Basic scaling example

Here is a snippet that illustrates the basic ingredients involved in scaling.

private ScaleGestureDetector mScaleDetector;
private float mScaleFactor = 1.f;

public MyCustomView(Context mContext){
    ...
    // View code goes here
    ...
    mScaleDetector = new ScaleGestureDetector(context, new ScaleListener());
}

@Override
public boolean onTouchEvent(MotionEvent ev) {
    // Let the ScaleGestureDetector inspect all events.
    mScaleDetector.onTouchEvent(ev);
    return true;
}

@Override
public void onDraw(Canvas canvas) {
    super.onDraw(canvas);

    canvas.save();
    canvas.scale(mScaleFactor, mScaleFactor);
    ...
    // onDraw() code goes here
    ...
    canvas.restore();
}

private class ScaleListener 
        extends ScaleGestureDetector.SimpleOnScaleGestureListener {
    @Override
    public boolean onScale(ScaleGestureDetector detector) {
        mScaleFactor *= detector.getScaleFactor();

        // Don't let the object get too small or too large.
        mScaleFactor = Math.max(0.1f, Math.min(mScaleFactor, 5.0f));

        invalidate();
        return true;
    }
}

More complex scaling example

Here is a more complex example from the InteractiveChart sample provided with this class. The InteractiveChart sample supports both scrolling (panning) and scaling with multiple fingers, using the ScaleGestureDetector "span" (getCurrentSpanX/Y) and "focus" (getFocusX/Y) features:

@Override
private RectF mCurrentViewport = 
        new RectF(AXIS_X_MIN, AXIS_Y_MIN, AXIS_X_MAX, AXIS_Y_MAX);
private Rect mContentRect;
private ScaleGestureDetector mScaleGestureDetector;
...
public boolean onTouchEvent(MotionEvent event) {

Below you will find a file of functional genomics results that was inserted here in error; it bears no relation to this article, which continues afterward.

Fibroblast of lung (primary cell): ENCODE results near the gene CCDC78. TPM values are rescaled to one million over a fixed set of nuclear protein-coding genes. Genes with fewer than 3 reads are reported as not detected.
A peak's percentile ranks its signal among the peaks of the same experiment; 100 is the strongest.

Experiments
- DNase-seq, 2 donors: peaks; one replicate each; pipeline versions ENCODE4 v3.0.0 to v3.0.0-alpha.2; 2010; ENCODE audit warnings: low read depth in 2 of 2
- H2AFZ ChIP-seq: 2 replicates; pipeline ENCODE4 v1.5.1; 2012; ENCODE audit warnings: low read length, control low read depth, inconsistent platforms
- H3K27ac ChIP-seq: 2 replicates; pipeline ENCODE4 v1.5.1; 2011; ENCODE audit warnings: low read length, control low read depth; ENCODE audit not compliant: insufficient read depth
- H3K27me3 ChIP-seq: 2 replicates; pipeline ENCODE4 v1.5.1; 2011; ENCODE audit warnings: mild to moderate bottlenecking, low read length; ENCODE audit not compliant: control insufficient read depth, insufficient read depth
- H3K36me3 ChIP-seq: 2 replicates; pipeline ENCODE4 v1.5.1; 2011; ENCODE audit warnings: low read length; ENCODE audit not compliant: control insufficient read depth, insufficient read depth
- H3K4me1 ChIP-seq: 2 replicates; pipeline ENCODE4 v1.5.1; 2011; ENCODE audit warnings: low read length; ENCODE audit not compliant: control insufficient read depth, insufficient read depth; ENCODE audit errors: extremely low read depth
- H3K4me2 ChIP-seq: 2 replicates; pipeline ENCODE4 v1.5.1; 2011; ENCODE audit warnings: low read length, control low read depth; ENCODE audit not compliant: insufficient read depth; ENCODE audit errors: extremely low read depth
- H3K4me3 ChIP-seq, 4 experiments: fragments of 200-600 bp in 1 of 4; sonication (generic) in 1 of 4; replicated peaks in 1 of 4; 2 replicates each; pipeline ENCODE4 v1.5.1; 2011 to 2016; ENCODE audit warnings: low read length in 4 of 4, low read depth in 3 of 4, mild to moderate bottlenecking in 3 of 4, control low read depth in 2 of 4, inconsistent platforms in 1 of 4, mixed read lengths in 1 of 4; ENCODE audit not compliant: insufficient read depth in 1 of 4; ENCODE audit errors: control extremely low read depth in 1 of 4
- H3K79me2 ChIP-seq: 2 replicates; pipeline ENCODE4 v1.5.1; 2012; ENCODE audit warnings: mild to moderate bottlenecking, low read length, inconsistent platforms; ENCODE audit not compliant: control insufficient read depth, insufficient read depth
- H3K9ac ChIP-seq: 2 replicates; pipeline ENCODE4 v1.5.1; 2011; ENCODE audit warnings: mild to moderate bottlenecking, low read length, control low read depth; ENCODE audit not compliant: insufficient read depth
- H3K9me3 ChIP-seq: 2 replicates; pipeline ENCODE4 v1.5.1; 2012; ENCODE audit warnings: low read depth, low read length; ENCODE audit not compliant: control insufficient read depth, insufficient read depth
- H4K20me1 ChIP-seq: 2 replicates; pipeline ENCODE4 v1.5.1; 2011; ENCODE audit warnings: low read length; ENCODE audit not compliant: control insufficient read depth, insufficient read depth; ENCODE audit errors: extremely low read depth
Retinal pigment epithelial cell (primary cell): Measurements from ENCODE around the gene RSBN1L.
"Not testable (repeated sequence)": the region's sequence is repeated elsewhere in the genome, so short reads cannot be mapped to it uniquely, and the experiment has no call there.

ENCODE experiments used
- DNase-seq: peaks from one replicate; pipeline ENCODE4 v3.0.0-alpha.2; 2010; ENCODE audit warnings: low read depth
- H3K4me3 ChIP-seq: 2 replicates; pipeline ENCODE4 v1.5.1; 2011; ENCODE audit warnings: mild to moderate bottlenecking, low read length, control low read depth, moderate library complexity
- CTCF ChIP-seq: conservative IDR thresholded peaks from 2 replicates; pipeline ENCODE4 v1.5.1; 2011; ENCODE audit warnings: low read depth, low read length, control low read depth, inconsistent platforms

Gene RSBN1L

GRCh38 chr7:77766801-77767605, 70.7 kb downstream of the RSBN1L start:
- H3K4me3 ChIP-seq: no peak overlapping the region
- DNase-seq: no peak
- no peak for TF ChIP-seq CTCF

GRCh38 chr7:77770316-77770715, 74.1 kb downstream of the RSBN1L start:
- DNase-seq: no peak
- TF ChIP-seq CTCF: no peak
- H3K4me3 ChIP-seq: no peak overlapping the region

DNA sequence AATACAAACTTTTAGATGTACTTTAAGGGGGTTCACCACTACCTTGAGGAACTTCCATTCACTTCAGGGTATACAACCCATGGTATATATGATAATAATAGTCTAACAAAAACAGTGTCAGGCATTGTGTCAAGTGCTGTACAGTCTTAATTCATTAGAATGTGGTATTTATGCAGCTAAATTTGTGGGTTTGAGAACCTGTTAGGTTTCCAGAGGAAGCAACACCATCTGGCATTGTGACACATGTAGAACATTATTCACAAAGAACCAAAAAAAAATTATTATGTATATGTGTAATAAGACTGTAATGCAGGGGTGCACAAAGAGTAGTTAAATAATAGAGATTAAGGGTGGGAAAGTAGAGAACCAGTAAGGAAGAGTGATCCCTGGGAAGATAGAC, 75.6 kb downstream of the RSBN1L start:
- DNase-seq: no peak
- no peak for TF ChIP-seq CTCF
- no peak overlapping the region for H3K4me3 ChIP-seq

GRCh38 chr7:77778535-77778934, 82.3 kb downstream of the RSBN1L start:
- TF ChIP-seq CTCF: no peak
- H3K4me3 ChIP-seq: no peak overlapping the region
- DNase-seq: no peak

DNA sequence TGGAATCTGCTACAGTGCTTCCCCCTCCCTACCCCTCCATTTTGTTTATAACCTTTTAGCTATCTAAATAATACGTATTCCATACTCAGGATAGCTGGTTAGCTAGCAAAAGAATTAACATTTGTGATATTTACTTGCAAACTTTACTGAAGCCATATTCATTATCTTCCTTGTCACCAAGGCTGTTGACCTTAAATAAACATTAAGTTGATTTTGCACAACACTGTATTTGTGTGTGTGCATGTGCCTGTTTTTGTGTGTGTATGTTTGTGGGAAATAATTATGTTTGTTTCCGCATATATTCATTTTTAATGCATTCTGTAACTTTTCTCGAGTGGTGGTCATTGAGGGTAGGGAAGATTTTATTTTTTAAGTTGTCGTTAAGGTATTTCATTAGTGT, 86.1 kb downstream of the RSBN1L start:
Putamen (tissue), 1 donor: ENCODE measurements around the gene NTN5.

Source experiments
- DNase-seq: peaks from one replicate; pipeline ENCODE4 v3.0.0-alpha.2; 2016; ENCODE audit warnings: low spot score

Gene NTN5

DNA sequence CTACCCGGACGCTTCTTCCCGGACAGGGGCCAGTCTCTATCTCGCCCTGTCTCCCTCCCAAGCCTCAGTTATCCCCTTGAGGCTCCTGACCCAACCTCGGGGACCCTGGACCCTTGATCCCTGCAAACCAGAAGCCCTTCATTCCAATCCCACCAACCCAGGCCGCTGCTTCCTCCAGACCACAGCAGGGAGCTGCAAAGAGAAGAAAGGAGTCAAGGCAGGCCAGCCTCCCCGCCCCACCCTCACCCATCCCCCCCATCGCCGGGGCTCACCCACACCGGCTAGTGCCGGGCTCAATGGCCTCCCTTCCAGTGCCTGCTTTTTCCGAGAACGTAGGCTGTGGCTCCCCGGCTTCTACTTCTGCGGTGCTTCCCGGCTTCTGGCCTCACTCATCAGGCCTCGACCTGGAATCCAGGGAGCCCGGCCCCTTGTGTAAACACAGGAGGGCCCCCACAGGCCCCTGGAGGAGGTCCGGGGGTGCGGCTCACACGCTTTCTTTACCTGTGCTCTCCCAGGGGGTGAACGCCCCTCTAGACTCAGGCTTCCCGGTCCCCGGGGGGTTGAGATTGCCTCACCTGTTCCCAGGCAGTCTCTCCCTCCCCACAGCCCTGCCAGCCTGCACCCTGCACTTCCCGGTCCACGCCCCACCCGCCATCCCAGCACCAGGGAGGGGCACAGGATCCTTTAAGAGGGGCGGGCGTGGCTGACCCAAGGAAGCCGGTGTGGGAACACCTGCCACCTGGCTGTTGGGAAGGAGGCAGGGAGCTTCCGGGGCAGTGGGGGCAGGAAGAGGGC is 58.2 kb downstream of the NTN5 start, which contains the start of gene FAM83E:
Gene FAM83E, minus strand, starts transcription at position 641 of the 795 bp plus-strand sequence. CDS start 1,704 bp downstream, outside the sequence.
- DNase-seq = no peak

boolean retVal = mScaleGestureDetector.onTouchEvent(event);
    retVal = mGestureDetector.onTouchEvent(event) || retVal;
    return retVal || super.onTouchEvent(event);
}

/**
 * The scale listener, used for handling multi-finger scale gestures.
 */
private final ScaleGestureDetector.OnScaleGestureListener mScaleGestureListener
        = new ScaleGestureDetector.SimpleOnScaleGestureListener() {
    /**
     * This is the active focal point in terms of the viewport. Could be a local
     * variable but kept here to minimize per-frame allocations.
     */
    private PointF viewportFocus = new PointF();
    private float lastSpanX;
    private float lastSpanY;

    // Detects that new pointers are going down.
    @Override
    public boolean onScaleBegin(ScaleGestureDetector scaleGestureDetector) {
        lastSpanX = ScaleGestureDetectorCompat.
                getCurrentSpanX(scaleGestureDetector);
        lastSpanY = ScaleGestureDetectorCompat.
                getCurrentSpanY(scaleGestureDetector);
        return true;
    }

    @Override
    public boolean onScale(ScaleGestureDetector scaleGestureDetector) {

        float spanX = ScaleGestureDetectorCompat.
                getCurrentSpanX(scaleGestureDetector);
        float spanY = ScaleGestureDetectorCompat.
                getCurrentSpanY(scaleGestureDetector);

        float newWidth = lastSpanX / spanX * mCurrentViewport.width();
        float newHeight = lastSpanY / spanY * mCurrentViewport.height();

        float focusX = scaleGestureDetector.getFocusX();
        float focusY = scaleGestureDetector.getFocusY();
        // Makes sure that the chart point is within the chart region.
        // See the sample for the implementation of hitTest().
        hitTest(scaleGestureDetector.getFocusX(),
                scaleGestureDetector.getFocusY(),
                viewportFocus);

        mCurrentViewport.set(
                viewportFocus.x
                        - newWidth * (focusX - mContentRect.left)
                        / mContentRect.width(),
                viewportFocus.y
                        - newHeight * (mContentRect.bottom - focusY)
                        / mContentRect.height(),
                0,
                0);
        mCurrentViewport.right = mCurrentViewport.left + newWidth;
        mCurrentViewport.bottom = mCurrentViewport.top + newHeight;     
        ...
        // Invalidates the View to update the display.
        ViewCompat.postInvalidateOnAnimation(InteractiveLineGraphView.this);

        lastSpanX = spanX;
        lastSpanY = spanY;
        return true;
    }
};